Read all of ASP.NET MVC 2 in Action now while you wait for the printed book

image First, you should place your advance order for ASP.NET MVC 2 in Action at  That way, you will receive the printed book even before you see it at your local bookstore. 

The entire book is finished, and we are just moving through production right now.  But that doesn’t mean you have to wait to read it and learn about ASP.NET MVC 2.  Since the beginning of the book project, you have been able to see the progression of the book on GitHub, our project site and version control system.  That’s right, version control is for more than just code!

Head over to and go to the “manuscript” folder to read the entire book in Word document form.  All the content is there.  In fact, the Word documents for the 1st edition is there as well.  You can see just how much we have expanded the 2nd edition to not only cover version 2 but also to incorporate lessons learned using the framework over the last 2 years.

Creative Commons LicenseYou will notice that the raw files in GitHub are released under the Creative Commons Attribution-Noncommercial-Share Alike 3.0 United States License.  That means you can use the content in blog posts, whitepapers, and you can use the code samples in any way you like.  The only restriction, really, is that you have to give us credit if you republish portions of it (and you can NOT republish the full work, of course), and you can’t resell our work.  Other than that, use it the best way you can.  We hope it is a great learning tool for you, and we hope that releasing the raw files early help you get a jump-start learning about ASP.NET MVC 2.


Authors:  Jeffrey Palermo, Ben Scheirman, Jimmy Bogard, Eric Hexter, Matt Hinze 

Technical Editor:  Jeremy Skinner 

Foreword:  Phil Haack

P.S.  I wish I could say that we are pioneers in this, but I have personally benefited from two others I know about who have worked on their books “out in the open”:

Automating ASP.NET MVC deployments using Web Deploy

The following is an excerpt from ASP.NET MVC 2 in Action, a book from Manning to be in bookstores in May.  The early access (MEAP) edition is available now on  Authors include Jeffrey Palermo, Ben Scheirman, Jimmy Bogard, Matt Hinze.  Technically edited by Jeremy Skinner.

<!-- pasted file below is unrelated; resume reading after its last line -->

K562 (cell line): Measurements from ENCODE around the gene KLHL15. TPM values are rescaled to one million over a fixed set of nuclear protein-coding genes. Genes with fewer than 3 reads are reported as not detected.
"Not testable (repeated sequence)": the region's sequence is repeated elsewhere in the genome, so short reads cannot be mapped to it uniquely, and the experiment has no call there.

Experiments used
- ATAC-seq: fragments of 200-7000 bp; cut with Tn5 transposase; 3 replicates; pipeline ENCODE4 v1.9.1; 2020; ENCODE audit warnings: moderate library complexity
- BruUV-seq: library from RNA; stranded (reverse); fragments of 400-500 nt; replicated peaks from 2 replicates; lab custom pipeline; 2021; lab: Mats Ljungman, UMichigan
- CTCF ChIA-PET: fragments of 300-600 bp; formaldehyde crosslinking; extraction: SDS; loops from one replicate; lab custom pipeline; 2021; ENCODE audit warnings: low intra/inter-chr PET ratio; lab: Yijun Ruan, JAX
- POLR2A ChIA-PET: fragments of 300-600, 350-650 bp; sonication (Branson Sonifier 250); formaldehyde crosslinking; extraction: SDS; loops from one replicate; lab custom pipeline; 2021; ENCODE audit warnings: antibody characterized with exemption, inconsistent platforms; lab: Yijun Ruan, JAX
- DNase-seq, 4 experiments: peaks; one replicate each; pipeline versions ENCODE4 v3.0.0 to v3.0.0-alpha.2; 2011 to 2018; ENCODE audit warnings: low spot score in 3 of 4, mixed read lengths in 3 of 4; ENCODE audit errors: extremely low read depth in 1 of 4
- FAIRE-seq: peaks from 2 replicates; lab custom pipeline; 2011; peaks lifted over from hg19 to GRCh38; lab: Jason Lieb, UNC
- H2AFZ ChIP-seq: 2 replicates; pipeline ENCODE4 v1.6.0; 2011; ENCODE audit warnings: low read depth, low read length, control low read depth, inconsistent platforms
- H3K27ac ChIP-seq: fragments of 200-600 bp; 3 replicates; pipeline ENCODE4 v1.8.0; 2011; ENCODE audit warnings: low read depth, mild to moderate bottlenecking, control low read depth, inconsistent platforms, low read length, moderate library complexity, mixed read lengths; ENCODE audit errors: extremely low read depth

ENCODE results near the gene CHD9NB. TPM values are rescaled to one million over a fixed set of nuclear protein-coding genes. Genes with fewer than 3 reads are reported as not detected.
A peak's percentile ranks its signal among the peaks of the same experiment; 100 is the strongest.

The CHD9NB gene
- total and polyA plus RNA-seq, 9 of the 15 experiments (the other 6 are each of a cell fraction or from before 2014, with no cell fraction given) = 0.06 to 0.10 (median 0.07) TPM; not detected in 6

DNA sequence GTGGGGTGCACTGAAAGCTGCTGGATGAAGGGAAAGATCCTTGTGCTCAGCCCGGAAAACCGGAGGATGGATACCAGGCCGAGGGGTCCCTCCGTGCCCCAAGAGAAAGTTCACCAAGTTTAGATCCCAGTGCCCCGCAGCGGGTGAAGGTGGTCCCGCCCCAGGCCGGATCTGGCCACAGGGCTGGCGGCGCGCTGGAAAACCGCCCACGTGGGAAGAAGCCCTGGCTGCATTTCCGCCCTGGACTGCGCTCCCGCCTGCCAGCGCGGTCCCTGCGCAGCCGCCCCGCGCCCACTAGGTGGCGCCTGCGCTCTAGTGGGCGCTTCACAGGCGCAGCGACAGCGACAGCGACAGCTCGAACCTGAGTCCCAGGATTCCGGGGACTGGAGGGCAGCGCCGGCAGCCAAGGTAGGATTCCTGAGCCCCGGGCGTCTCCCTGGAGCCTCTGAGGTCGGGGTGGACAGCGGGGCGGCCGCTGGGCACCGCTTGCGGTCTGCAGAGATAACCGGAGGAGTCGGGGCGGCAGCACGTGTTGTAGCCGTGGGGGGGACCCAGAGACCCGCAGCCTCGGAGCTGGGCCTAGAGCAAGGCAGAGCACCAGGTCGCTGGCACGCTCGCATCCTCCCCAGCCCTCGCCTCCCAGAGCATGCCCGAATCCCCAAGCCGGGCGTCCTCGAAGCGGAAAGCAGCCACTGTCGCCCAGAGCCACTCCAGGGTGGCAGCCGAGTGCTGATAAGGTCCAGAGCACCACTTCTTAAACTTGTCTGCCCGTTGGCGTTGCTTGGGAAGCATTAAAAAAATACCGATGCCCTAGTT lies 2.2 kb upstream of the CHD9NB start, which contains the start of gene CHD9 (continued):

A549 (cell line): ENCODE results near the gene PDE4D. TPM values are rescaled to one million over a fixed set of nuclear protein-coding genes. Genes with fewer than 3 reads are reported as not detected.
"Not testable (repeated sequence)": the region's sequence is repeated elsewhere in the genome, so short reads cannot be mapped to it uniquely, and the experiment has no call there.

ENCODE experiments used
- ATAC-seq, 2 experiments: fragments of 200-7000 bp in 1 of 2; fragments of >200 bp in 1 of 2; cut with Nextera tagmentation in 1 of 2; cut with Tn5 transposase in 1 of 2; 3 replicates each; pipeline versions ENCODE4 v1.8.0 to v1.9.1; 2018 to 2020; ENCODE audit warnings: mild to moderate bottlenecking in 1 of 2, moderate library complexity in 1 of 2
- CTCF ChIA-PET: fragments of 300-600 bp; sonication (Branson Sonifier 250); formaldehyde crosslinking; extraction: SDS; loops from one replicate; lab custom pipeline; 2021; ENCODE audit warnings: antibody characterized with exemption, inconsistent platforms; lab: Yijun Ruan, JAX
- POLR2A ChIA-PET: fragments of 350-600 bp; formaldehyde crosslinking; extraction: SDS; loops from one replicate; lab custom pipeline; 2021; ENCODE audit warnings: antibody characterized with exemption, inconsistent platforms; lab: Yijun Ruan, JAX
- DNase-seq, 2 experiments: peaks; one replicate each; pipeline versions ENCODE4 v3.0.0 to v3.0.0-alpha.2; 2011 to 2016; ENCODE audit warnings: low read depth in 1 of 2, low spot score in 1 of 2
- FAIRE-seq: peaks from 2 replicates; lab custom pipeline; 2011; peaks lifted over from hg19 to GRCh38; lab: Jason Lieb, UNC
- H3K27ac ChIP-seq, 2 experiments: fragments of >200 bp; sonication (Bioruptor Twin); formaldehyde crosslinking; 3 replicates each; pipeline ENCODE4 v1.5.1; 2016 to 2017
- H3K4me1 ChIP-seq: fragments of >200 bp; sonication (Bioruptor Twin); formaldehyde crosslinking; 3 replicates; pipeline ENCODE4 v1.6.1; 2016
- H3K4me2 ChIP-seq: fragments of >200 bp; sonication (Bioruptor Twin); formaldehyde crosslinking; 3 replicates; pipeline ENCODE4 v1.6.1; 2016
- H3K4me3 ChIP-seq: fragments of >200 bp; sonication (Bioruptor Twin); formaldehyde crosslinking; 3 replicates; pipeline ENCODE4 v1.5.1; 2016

17.4 Enabling remote server deployments with Web Deploy

After getting a deployment script that can set up your application and database, the next step is to take on the challenge of pushing deployments to multiple servers. The key takeaway is that by automating the task of deployment, you can eliminate all the manual steps that are prone to errors.

In order to eliminate the need to log on to servers one by one, an additional technology is needed. This is where the Web Deployment Tool (formerly named MSDeploy) comes into play. You can download it from This tool provides a host of features and functions, , but the features most important for our deployment approach are

  • The ability to sync files over HTTP
  • The ability to execute a remote command

These features support both enterprise and hosted environments, and the scripts can be used for both preproduction environments and production environments.

Typically, for web applications, there will be a development server that hosts the web application and database on the same machine. The quality assurance (QA) environment may be set up the same way. Then, in the staging and production environments, more servers come into play. There may be a separate database server, multiple web servers, and even an application server. Automating a deployment to multiple machines can become complex very quickly. In order to reduce the complexity, Web Deploy can be used to sync files to multiple machines and execute the deployment script on each server. It can also run remotely so that deployments execute the same way that they would in the development environment.

Listing 17.4 shows the command-line arguments used to copy deployment files from a build server to a web server and then run the deployment.

Listing 17.4 Using Web Deploy to remotely execute a deployment

msdeploy.exe  -verb:sync -source:dirPath=deploymentFiles               |#1
-dest:dirPath='c:installs',computername=                  |#1

msdeploy.exe  -verb:sync                                               |#2
  -source:runCommand='c:installsdev.bat'                             |#2 
  -dest:auto,computername=                                 |#2
#1 Copy files to remote server
#2 Execute command on remote server

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First, msdeploy.exe is called with the sync verb specifying a source directory on the local machine (#1). This command copies all the files inside the deploymentFiles directory (C:installs) to the remote server (in this case, the computer with the IP address